Veteran digital content and advertising executive Tim Armstrong will depart as head of Verizon’s Oath digital media business in the next few weeks, as the wireless giant continues to pivot away from the content business.
The news was first reported by The Wall Street Journal and later confirmed by Verizon.
Armstrong led AOL’s advertising and content business from 2009-2015, when AOL was acquired by Verizon for $4.4 billion. At Verizon, he attempted to build a digital advertising business comparable to Facebook and another of his previous employers, Google, spearheading Verizon’s $4.8 billion purchase of Yahoo in 2016. The unit housing Verizon’s digital advertising efforts sought to promote media brands like HuffPost, TechCrunch and Yahoo Sports to Verizon’s 116 million wireless subscribers. But only a fraction of those users, 10 million, have opted into “Verizon Selects,” the program that enables the company to know enough about users to deliver them targeted advertising.
The division’s struggles were highlighted over the spring, when Verizon finally gave up on mobile-first content platform go90, which struggled mightily despite ample promotion. Verizon took a $900 million hit to its balance sheet in the second quarter following that shuttering.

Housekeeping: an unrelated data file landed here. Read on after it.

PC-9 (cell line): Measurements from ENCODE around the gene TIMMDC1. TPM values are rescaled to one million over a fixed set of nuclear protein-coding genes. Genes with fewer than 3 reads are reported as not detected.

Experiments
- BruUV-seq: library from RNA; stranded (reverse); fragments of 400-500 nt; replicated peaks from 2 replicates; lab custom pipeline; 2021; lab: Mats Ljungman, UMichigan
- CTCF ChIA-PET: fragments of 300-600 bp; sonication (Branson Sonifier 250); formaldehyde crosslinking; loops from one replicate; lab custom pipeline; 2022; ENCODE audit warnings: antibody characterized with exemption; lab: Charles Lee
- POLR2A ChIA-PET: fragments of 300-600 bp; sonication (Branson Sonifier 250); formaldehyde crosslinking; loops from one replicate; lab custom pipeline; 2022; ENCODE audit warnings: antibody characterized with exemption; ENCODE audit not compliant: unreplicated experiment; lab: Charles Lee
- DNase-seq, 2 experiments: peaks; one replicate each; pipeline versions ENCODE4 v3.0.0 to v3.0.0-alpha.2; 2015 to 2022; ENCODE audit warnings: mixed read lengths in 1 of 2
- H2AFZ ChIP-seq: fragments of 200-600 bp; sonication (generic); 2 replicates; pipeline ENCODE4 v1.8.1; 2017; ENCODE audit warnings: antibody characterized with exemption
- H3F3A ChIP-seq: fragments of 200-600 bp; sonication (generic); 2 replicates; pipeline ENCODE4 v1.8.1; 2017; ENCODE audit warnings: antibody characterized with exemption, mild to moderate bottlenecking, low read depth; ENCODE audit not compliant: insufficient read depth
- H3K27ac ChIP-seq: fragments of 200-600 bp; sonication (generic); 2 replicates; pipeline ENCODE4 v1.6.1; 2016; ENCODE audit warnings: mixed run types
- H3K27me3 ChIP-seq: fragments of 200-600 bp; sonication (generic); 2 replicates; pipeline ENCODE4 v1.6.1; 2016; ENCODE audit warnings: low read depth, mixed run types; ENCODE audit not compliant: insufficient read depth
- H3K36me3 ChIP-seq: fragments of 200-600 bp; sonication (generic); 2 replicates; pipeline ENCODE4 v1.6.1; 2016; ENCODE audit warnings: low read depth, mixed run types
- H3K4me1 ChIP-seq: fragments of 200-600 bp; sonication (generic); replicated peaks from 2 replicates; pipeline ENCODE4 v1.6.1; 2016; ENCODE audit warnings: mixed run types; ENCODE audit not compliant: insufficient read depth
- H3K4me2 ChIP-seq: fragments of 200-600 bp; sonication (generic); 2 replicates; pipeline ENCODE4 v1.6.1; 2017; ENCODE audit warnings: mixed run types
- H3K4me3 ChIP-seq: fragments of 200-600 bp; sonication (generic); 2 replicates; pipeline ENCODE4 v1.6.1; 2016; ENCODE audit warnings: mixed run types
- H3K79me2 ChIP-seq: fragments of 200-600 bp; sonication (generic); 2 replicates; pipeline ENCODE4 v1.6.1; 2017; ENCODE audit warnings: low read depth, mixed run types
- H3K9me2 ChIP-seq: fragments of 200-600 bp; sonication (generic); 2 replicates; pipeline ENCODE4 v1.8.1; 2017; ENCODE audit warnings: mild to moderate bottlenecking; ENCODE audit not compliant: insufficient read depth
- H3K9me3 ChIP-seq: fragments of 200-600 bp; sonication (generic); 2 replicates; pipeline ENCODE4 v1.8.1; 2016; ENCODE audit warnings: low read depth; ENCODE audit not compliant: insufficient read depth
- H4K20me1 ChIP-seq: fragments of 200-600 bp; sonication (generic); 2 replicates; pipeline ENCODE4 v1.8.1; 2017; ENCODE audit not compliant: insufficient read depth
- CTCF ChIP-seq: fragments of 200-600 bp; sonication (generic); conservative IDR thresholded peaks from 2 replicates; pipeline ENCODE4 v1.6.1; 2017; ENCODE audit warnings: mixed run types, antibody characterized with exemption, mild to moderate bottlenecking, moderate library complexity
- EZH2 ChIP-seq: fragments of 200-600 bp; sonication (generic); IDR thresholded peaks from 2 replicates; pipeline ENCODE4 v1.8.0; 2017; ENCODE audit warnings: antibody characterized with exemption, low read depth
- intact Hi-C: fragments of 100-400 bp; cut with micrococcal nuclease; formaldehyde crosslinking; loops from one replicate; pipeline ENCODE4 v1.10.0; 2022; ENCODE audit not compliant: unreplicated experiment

Further, Verizon has changed course on its perspective on the content business, prioritizing 5G connectivity infrastructure. Over the summer, Lowell McAdam announced his pending retirement, with former Ericsson CEO Han Vestberg—currently serving as CTO of Verizon—taking over as Verizon chief executive on August 1.
Over the summer, according to WSJ, Armstrong reportedly informed senior Oath leaders that he was handing day-to-day oversight of Oath to former Alibaba Group Holding Ltd. executive K. Guru Gowrappan, who joined Oath over the spring.
Also reported to be departing Oath are Vanessa Witteman, the division’s head of finance, and Natalie Ravitz, its communications chief.